4) Make Net Zero Energy Financially Attractive Investment Opportunities. The large capital investments in solar PV, district heating and cooling, and energy efficiency are repaid over time on utility bills, generating a steady return that benefits from enhanced credit because of the utility-customer relationship.

The Integrated Energy Service Provider

Key to the success of this business model is a dedicated integrated energy services provider (IESP). This entity will manage multiple energy-related operations and act as a multipurpose developer, financier, operator and administrator of energy systems. It will also act as a regulator of building performance requirements. The IESP may be one organization or multiple organizations acting in cooperation. However it is structured, it must execute multiple functions in concert to achieve performance objectives in the most economical way.

financially attractive new investment opportunities chart

The developers of the planned 180-acre development plan to set up a neighborhood energy utility to provide thermal and electric energy, interface with the local utility and reduce utility costs over the long term. Specifically, this IESP will be the retail electricity provider to the district’s electricity customers, managing electricity supply and conducting customer billing.

It will function as an intermediary between the regional electric grid and the district’s microgrid, negotiating interconnection terms, ancillary services, demand charges, consumption charges and feed-in tariffs with the regional utility. This will enable it to capture the value of the unique load and generation characteristics of the ultralow energy development. The IESP is expected to generate and consume approximately 24 gigawatt hours per year. Tenants’ energy bills will be lower than those of tenants in typical buildings of similar sizes and uses located outside a net zero energy district.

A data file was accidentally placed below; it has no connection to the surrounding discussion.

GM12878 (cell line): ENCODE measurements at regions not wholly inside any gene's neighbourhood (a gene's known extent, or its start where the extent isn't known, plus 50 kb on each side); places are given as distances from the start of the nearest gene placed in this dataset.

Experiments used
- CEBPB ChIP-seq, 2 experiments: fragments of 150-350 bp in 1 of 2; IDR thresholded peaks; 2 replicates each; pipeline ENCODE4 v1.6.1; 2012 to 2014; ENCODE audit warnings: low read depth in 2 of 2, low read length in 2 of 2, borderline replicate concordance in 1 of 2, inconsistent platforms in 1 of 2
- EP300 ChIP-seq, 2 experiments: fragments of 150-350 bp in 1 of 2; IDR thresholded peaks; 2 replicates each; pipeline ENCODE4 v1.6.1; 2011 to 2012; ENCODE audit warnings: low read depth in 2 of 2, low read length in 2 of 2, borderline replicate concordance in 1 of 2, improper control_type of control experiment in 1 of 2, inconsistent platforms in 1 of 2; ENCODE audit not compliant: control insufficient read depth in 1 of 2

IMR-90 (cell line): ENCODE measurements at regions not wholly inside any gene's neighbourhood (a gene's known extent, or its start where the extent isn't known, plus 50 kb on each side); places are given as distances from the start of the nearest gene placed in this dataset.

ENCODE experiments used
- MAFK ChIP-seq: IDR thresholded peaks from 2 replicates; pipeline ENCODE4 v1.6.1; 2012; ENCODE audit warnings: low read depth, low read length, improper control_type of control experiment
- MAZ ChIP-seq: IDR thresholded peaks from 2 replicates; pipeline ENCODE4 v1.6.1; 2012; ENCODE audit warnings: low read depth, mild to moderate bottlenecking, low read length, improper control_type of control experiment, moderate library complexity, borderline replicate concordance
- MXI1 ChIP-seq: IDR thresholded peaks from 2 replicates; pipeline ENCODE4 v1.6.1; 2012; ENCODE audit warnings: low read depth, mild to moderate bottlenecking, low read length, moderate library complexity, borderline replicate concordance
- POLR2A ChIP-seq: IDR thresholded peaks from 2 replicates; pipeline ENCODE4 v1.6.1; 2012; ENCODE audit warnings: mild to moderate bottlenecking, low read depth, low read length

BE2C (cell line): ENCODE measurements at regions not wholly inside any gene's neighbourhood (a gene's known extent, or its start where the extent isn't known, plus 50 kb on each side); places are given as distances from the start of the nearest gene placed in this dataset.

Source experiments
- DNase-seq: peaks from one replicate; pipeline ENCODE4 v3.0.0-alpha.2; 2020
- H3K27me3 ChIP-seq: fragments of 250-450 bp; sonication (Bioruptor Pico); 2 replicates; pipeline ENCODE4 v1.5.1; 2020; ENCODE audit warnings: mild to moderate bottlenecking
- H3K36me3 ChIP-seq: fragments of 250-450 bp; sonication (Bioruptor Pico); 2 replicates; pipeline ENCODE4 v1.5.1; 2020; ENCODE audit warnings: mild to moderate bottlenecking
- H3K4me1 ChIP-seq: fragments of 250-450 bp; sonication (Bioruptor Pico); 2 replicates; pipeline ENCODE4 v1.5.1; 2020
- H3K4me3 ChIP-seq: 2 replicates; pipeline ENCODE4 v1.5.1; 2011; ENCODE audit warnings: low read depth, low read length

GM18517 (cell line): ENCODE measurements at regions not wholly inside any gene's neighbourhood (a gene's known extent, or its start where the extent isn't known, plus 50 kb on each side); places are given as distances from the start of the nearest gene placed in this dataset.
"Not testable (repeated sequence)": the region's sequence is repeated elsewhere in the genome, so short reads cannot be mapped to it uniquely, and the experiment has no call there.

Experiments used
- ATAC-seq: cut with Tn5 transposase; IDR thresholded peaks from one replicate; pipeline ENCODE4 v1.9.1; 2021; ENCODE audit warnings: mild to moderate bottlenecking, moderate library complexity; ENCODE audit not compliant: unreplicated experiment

The IESP’s annual income and expenses will vary greatly during the district’s development, and will settle to a more consistent return after approximately 15 years of phased development. The anticipated internal rate of return for this case, calculated over the first 50 years of development, from the start of construction, is approximately 5.2 percent, excluding revenue escalation, which would further benefit the IRR. This IRR incorporates the services that the IESP will provide for district heating and cooling, renewable electricity generation and building efficiency financing. The IRR for an IESP in another scenario could vary widely, based on the services it offers as well as on location-specific characteristics such as solar access, heating and cooling loads, local building codes, financial incentives and other factors.


District-scale developments are uniquely positioned to be a major driver of the next generation of high-performance buildings and an intelligent electric grid, and to benefit financially from such leadership. Not all of the value elements described here will pertain to every large-scale development, given variations in size, uses, regulatory environments, project goals, energy prices, access to capital and/or operator sophistication. But standalone components or hybrids of this model can still be valuable, especially under the guidance of an IESP that plays an integrative role in value capture and creative financing, making such developments attractive to investors, developers, and tenants alike.

For a copy of the RMI Insight Brief, go to